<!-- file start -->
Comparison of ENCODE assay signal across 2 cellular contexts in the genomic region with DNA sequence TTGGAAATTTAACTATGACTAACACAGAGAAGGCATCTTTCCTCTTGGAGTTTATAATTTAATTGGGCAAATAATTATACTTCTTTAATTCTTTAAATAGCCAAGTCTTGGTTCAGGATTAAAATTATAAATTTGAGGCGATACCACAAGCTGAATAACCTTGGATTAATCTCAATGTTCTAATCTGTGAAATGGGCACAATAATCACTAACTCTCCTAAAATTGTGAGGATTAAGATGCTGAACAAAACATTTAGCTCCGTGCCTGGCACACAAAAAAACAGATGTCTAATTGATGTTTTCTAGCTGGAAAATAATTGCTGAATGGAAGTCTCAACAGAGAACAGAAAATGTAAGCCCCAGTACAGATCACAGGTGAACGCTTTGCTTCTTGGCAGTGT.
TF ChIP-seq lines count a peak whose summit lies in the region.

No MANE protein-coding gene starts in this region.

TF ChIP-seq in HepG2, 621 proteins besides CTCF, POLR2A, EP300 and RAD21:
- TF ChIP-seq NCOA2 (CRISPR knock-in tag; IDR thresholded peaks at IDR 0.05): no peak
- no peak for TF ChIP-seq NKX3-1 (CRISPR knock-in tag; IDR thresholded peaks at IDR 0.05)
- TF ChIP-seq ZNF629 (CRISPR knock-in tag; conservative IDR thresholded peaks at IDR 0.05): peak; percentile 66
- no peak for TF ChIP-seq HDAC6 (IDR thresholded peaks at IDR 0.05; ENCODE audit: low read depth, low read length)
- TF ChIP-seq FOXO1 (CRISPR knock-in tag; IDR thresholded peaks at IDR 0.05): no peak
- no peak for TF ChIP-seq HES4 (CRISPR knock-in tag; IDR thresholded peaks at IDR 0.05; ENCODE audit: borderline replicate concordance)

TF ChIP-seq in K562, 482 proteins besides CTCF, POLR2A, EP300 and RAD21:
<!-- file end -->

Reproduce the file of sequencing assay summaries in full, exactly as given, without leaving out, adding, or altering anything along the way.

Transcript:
Comparison of ENCODE assay signal across 2 cellular contexts in the genomic region with DNA sequence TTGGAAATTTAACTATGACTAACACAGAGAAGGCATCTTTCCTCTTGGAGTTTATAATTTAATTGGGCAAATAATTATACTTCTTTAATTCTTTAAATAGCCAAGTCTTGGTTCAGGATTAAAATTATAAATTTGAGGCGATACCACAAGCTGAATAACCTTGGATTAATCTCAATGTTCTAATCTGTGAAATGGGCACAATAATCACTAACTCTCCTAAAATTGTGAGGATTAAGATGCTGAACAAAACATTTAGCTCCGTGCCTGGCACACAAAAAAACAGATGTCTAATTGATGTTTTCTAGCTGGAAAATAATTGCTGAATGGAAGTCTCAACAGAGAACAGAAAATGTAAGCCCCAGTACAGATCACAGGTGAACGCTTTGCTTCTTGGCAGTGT.
TF ChIP-seq lines count a peak whose summit lies in the region.

No MANE protein-coding gene starts in this region.

TF ChIP-seq in HepG2, 621 proteins besides CTCF, POLR2A, EP300 and RAD21:
- TF ChIP-seq NCOA2 (CRISPR knock-in tag; IDR thresholded peaks at IDR 0.05): no peak
- no peak for TF ChIP-seq NKX3-1 (CRISPR knock-in tag; IDR thresholded peaks at IDR 0.05)
- TF ChIP-seq ZNF629 (CRISPR knock-in tag; conservative IDR thresholded peaks at IDR 0.05): peak; percentile 66
- no peak for TF ChIP-seq HDAC6 (IDR thresholded peaks at IDR 0.05; ENCODE audit: low read depth, low read length)
- TF ChIP-seq FOXO1 (CRISPR knock-in tag; IDR thresholded peaks at IDR 0.05): no peak
- no peak for TF ChIP-seq HES4 (CRISPR knock-in tag; IDR thresholded peaks at IDR 0.05; ENCODE audit: borderline replicate concordance)

TF ChIP-seq in K562, 482 proteins besides CTCF, POLR2A, EP300 and RAD21: